Glycolipids (molecular complexes of lipid and polysaccharides) form hydrogen bonds with water molecules outside the cell membrane, which helps to stabilise the membrane (2).
... Membrane Fatty acid molecules are perfect as a cell membrane. Protection is provided by the hydrophilic and hydrophobic parts of the lipid molecule ... removed from a glyceride molecule, dehydration synthesis occurs and a water molecule is taken away. ... A. (N.D.). Three Functions of Body Fat. Retrieved from Healthy Eating: http://healthyeating.sfgate.com/three-functions-fat-body-3402.html National ...
The carbohydrate portion of the Glycolipid is involved in cell-to-cell recognition and communication, particularly during growth and development, also the carbohydrate part of the glycoprotein may be ‘recognised’ by antibodies, hormones, etc. Lipoproteins transport lipids in the blood; low-density lipoproteins transport cholesterol from cells into the blood.
High- density lipoproteins remove cholesterol from the blood. Terpenes are hydrocarbon chains of alternating double and single bonded carbon atoms. Many are important plant defensive compounds. For example, the smell of pine trees and the sticky sap that pine trees give off are largely mixtures of terpenes. Steroids are built of simple three carbon terpene units called isoprene units. Gibberellin is a type of plant hormone, which regulates growth.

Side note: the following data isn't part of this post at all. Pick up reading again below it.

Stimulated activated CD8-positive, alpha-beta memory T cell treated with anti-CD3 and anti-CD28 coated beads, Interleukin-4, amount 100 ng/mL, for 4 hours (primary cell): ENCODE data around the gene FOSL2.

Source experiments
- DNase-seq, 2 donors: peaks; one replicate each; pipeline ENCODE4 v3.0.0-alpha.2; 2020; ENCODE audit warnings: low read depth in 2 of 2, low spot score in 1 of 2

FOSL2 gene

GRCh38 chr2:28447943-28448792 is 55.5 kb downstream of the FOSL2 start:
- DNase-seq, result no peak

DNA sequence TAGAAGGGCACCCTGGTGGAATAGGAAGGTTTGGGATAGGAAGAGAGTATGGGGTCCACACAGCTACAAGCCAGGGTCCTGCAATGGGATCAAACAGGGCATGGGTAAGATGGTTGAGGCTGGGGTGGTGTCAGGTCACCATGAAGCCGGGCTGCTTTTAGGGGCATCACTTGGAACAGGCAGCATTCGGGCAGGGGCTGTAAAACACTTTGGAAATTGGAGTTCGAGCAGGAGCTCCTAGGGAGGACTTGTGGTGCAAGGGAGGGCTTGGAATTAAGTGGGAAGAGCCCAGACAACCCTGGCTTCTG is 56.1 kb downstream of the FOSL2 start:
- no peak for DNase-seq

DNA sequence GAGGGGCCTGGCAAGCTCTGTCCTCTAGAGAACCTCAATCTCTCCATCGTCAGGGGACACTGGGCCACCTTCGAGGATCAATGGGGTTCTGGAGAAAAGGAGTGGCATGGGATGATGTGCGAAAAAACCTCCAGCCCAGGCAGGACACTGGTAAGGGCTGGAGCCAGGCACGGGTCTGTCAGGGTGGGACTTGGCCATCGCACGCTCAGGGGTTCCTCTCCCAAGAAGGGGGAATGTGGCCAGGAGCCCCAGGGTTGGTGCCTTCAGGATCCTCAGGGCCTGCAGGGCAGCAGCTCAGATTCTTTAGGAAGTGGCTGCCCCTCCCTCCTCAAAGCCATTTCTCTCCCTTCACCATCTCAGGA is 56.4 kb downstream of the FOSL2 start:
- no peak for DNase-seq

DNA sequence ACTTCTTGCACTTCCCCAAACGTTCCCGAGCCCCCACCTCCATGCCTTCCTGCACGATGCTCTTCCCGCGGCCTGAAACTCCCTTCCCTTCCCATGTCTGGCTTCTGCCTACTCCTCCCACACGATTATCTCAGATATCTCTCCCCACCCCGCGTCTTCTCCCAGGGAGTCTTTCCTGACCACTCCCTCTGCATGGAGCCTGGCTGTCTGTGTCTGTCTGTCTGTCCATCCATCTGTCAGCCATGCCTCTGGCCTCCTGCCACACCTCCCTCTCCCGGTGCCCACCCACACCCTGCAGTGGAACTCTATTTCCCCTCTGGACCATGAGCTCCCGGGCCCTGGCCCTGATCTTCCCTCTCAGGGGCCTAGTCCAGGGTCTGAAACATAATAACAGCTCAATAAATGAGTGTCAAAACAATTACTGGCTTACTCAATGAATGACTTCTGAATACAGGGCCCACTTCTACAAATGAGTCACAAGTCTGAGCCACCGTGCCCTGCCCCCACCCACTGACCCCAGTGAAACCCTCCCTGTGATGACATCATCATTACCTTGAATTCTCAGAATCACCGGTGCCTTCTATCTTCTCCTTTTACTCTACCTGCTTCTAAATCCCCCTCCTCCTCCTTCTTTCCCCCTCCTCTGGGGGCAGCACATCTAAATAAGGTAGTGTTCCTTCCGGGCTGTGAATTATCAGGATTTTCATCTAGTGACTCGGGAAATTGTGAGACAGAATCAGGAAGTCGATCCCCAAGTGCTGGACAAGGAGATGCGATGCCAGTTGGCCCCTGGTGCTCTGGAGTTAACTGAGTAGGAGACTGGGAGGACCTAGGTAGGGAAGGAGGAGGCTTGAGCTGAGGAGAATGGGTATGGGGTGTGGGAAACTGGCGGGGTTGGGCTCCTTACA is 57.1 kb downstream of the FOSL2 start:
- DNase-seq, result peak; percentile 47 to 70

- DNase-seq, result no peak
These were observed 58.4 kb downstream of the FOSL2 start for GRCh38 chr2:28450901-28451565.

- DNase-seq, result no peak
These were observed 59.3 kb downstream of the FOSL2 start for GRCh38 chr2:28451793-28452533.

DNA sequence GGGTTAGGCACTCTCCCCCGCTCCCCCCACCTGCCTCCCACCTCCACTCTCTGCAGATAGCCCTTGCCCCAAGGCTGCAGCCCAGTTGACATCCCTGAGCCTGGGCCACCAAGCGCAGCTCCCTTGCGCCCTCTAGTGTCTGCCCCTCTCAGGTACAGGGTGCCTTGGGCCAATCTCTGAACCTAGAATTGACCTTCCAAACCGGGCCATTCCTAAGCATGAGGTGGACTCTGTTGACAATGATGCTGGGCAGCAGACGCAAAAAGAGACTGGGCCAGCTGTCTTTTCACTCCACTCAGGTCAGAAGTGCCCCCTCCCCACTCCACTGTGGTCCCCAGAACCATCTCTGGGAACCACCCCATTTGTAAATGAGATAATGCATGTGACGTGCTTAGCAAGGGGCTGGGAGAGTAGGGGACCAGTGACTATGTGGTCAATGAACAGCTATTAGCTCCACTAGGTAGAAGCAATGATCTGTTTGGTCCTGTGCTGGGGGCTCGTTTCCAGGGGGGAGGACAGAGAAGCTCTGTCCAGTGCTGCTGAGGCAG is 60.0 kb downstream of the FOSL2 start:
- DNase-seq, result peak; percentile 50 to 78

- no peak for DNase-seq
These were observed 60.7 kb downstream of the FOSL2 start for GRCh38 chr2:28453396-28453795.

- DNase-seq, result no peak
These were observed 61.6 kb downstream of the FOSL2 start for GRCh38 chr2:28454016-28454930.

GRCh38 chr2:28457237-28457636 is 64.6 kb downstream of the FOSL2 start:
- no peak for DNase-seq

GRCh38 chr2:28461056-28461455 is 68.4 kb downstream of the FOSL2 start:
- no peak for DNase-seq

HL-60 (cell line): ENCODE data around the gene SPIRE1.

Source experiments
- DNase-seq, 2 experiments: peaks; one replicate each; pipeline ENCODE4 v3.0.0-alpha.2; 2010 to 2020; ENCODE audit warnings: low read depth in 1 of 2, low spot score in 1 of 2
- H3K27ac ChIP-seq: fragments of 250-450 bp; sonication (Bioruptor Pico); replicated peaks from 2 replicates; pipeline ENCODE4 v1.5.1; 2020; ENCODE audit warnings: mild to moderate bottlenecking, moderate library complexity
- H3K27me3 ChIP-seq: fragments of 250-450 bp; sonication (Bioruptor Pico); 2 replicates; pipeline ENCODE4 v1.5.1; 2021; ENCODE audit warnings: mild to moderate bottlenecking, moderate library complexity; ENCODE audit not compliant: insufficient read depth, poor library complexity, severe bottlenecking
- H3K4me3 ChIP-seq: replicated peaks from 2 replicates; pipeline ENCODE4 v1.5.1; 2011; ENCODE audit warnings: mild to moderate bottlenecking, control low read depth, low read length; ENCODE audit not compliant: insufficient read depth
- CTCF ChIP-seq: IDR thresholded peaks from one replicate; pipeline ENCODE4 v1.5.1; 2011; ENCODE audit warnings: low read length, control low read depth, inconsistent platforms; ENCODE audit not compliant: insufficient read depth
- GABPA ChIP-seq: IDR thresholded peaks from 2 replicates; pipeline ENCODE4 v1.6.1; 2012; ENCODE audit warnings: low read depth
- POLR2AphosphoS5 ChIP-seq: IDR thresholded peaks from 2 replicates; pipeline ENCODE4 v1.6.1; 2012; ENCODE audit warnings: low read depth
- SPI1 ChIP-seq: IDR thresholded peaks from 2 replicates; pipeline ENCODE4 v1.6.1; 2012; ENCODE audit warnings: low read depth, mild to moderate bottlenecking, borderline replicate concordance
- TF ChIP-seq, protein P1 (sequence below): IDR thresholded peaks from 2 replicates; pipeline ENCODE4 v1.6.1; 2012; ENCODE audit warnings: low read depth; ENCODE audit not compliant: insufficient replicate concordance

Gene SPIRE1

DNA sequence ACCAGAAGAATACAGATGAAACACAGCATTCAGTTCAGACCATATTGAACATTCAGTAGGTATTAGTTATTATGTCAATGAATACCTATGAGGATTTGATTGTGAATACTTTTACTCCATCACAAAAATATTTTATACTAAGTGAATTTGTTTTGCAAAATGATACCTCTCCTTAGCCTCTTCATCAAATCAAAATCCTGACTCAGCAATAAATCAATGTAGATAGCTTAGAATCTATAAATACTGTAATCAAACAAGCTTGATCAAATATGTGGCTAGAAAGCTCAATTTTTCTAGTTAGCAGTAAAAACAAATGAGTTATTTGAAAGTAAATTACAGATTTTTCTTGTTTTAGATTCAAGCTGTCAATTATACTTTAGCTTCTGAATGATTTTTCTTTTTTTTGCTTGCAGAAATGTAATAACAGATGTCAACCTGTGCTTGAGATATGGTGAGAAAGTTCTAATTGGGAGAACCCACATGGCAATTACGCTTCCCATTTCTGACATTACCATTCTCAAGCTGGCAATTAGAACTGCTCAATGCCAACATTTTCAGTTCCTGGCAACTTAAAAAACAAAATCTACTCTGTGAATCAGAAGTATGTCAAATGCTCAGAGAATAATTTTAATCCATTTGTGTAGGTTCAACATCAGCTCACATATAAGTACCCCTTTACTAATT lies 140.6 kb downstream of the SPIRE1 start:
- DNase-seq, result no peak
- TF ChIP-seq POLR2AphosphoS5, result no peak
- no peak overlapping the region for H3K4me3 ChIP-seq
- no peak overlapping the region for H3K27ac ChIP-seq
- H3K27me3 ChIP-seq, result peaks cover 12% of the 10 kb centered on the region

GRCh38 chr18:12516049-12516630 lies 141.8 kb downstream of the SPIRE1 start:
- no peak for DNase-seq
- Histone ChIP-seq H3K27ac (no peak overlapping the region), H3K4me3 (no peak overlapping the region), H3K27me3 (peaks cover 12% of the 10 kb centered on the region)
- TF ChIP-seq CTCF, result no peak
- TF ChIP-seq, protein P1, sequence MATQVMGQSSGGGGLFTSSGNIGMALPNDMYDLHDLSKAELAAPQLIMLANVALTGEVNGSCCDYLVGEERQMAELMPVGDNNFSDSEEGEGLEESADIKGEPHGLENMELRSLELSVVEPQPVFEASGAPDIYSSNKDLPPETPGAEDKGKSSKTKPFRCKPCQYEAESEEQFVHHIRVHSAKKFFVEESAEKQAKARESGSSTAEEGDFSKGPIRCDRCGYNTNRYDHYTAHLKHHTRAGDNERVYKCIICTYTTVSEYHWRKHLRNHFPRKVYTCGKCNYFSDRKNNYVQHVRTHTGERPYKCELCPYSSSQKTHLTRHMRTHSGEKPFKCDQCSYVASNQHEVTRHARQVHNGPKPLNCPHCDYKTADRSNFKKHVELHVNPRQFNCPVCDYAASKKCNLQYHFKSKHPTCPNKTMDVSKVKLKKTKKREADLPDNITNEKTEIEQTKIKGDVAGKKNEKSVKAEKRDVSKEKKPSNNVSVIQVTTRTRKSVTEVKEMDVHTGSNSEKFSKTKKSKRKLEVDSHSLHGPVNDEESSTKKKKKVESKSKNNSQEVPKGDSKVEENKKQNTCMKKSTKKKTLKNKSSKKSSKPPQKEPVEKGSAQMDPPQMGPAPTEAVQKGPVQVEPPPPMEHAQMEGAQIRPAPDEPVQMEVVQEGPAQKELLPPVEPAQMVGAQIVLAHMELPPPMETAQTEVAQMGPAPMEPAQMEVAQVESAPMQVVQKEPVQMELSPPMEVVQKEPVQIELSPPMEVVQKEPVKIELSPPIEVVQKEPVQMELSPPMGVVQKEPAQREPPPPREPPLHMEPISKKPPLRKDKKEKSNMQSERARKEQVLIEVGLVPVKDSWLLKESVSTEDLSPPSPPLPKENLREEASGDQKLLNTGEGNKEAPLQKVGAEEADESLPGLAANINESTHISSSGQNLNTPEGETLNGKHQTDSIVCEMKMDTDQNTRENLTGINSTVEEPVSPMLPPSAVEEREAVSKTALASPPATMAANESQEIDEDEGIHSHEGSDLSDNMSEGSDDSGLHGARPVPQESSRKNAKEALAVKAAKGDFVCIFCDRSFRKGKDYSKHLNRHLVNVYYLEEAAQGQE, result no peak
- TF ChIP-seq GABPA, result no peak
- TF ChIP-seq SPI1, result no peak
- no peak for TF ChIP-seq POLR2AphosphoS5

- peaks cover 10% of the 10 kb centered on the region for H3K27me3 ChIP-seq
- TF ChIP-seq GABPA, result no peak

Plants produce these hormones naturally through biosynthesis as they grow, ensuring that they have the hormones they need to develop normally. Gibberellin can also influence sex expression, and they can break dormancy and promote germination of seeds. In addition lipids provide insulation this is because fats conduct heat slowly and when stored beneath the body surface help to retain body heat and are important for maintaining optimum temperature for metabolism. Also some types of phospholipids such as Sphingomyelin are electrical insulators (3).
For example Sphingomyelin is a specialized phospholipid in the myelin sheet of the nerve axons that provides electrical insulation. Another major biological function of lipids is that it provides mechanical protection. Fat is stored around delicate organs such as the kidneys, heart etc. Additionally lipids are insoluble in water and therefore they are suitable for waterproofing. Both plants and animals of waxy cuticles that conserve water, but mammals produce an oily secretion from the sebaceous, and also in insect exoskeletons.
Also the presence of waxy suberin in the casparian strip of endodermal cells in the plant roots forces water into the symplast pathway that is controlled by the nucleus (3).
The strip gives the plant control over substances entering the xylem. Also lipids provide buoyancy since fat is less dense than water, fat reserves therefore provide buoyancy for aquatic life. Surfactant is a naturally occurring substance made of six lipids (fats) and four proteins that are produced in the lungs; it can also be manufactured synthetically.
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Surfactant reduces the surface tension of fluid in the lungs and helps make the small air sacs in the lungs (alveoli) more stable. This keeps them from collapsing when an individual exhales. In preparation for breathing air, feotuses begin making surfactant while still in the womb. Referencing: 1. http://en. wikipedia. org/wiki/Lipid (12 October 2012) 2. http://biology. clc. uc. edu/courses/bio104/lipids. htm (12 March 2011/J. Stein Carter) 3. http://www. infoplease. com/cig/biology/lipids. html (January 2004/ Glen E. Moulton)